A story about a family with a modest lifestyle but who actually had a multi-million pound fortune has been reported in the media recently. The couple lived in a semi-detached house worth about £225,000 and sent their children to the local state school. None of their household furnishings was worth more than £500 and the couple drove a normal car. However, belying their modest lifestyle was a fortune of £57 million. Many of their family and friends were completely unaware of the family’s wealth.
The extraordinary details of this family’s lifestyle and fortune came to light during the couple’s divorce. The £57 million fortune was inherited by the wife and, consequently, throughout the marriage the couple had no need to generate any earned income. The divorce saw the husband seek £18 million from his wife but, in the end, he was awarded £5 million.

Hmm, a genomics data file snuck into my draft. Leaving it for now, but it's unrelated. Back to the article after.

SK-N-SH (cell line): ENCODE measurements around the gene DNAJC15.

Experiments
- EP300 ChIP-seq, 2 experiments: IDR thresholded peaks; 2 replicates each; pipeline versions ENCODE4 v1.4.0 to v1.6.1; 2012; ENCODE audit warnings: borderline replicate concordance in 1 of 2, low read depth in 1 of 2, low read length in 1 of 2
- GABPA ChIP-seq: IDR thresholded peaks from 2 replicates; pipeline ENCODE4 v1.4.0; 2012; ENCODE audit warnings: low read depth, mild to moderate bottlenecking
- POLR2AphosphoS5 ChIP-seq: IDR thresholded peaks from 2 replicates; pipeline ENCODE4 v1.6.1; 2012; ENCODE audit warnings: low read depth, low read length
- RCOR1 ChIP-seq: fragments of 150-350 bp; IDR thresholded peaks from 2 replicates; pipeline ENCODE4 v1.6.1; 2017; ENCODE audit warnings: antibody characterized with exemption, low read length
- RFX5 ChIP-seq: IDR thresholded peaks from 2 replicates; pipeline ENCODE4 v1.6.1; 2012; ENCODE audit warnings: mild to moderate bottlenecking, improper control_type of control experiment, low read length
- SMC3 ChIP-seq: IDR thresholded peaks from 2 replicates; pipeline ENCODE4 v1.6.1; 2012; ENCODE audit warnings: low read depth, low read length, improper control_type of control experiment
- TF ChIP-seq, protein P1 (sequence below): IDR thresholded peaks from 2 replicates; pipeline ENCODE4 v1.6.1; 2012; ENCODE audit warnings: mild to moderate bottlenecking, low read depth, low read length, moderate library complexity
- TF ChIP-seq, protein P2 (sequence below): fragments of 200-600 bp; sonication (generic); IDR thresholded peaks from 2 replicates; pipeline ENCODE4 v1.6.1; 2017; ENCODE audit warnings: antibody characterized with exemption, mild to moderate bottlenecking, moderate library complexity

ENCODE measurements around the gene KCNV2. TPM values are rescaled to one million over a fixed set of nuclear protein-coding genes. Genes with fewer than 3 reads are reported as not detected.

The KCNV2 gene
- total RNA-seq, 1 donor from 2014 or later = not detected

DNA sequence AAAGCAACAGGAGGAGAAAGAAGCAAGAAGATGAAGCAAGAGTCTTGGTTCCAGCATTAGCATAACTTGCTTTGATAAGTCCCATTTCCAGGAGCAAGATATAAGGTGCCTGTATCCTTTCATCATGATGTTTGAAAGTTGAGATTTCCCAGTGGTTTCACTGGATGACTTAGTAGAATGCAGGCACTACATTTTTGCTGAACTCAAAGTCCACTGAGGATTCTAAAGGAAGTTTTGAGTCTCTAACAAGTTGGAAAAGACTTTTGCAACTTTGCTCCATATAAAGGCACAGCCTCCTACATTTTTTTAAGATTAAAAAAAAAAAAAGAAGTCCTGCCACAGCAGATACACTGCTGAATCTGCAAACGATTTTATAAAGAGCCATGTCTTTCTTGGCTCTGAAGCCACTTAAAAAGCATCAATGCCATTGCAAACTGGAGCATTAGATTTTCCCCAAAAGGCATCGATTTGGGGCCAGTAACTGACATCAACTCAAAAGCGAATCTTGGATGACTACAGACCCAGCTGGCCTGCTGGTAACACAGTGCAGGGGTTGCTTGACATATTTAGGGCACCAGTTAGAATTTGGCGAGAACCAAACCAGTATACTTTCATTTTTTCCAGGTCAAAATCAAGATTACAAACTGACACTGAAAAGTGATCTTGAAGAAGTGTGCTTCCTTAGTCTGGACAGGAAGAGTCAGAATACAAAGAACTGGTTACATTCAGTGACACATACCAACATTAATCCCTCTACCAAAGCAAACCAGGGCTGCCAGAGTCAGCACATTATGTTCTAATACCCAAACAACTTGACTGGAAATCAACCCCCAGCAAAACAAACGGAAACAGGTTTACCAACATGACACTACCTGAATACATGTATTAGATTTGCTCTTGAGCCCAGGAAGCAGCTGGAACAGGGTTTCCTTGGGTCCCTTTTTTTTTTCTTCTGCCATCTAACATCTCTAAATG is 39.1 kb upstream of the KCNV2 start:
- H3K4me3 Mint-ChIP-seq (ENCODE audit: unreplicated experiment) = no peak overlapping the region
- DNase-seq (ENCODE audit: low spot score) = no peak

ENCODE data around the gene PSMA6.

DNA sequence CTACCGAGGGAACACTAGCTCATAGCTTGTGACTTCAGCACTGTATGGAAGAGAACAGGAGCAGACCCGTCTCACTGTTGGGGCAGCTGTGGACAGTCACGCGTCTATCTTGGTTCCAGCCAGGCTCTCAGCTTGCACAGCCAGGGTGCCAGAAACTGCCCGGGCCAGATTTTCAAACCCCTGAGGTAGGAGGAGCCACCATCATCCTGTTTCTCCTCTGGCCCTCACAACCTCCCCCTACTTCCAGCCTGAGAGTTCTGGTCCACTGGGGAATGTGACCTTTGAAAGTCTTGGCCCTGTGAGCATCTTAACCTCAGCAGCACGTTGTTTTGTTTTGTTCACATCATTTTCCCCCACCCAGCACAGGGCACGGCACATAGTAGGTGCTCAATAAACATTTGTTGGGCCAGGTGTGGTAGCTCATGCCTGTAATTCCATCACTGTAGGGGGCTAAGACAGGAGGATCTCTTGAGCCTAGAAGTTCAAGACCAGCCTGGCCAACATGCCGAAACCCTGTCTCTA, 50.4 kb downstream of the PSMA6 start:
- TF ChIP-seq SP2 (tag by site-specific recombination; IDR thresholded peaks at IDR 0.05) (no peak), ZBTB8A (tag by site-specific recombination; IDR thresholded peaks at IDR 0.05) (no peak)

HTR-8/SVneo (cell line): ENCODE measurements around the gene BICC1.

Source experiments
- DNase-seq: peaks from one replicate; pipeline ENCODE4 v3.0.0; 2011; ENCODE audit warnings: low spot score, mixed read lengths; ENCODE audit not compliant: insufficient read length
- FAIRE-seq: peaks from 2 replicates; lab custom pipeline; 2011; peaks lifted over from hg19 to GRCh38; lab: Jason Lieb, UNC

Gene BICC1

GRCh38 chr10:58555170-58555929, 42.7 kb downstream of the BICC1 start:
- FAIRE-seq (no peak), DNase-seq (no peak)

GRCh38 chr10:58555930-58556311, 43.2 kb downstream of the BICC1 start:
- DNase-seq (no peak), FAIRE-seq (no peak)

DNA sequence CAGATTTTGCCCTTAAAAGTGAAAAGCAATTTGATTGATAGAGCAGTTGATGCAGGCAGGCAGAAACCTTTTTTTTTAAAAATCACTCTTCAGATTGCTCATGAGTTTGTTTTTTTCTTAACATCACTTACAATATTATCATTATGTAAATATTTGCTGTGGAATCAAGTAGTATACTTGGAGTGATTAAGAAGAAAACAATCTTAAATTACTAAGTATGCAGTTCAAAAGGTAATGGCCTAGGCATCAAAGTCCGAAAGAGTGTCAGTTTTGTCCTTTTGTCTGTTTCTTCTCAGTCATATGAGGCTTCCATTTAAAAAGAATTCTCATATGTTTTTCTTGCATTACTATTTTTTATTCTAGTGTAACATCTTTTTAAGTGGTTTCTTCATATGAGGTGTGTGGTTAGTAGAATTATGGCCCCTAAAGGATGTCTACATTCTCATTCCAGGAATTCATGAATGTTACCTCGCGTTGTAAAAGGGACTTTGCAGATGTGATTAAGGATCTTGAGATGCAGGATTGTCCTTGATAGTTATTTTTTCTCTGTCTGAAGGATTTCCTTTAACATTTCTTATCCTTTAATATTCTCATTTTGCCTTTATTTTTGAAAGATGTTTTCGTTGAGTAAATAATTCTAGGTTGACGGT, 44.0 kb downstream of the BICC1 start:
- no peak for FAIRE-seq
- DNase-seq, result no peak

This divorce case took place in England and it is interesting to contrast the outcome of this case with the way in which the Scottish courts would approach it. The division of a couple’s wealth on divorce in Scotland is focussed on the wealth generated during the course of the marriage. Windfalls such as an inheritance are usually excluded from the assets to be divided on divorce. As a result, in this family’s case, as the fortune was an inheritance of the wife, the husband would have struggled to get even £5 million through the Scottish courts.
It is a good demonstration of the differences between English and Scots law of divorce. The couple spent their marriage living together in England and so had little option but to take their divorce through the English courts. However, for couples that split their time between countries the question of which court to take your divorce through is not so clear. In that situation, legal advice should be sought to determine where to raise divorce proceedings.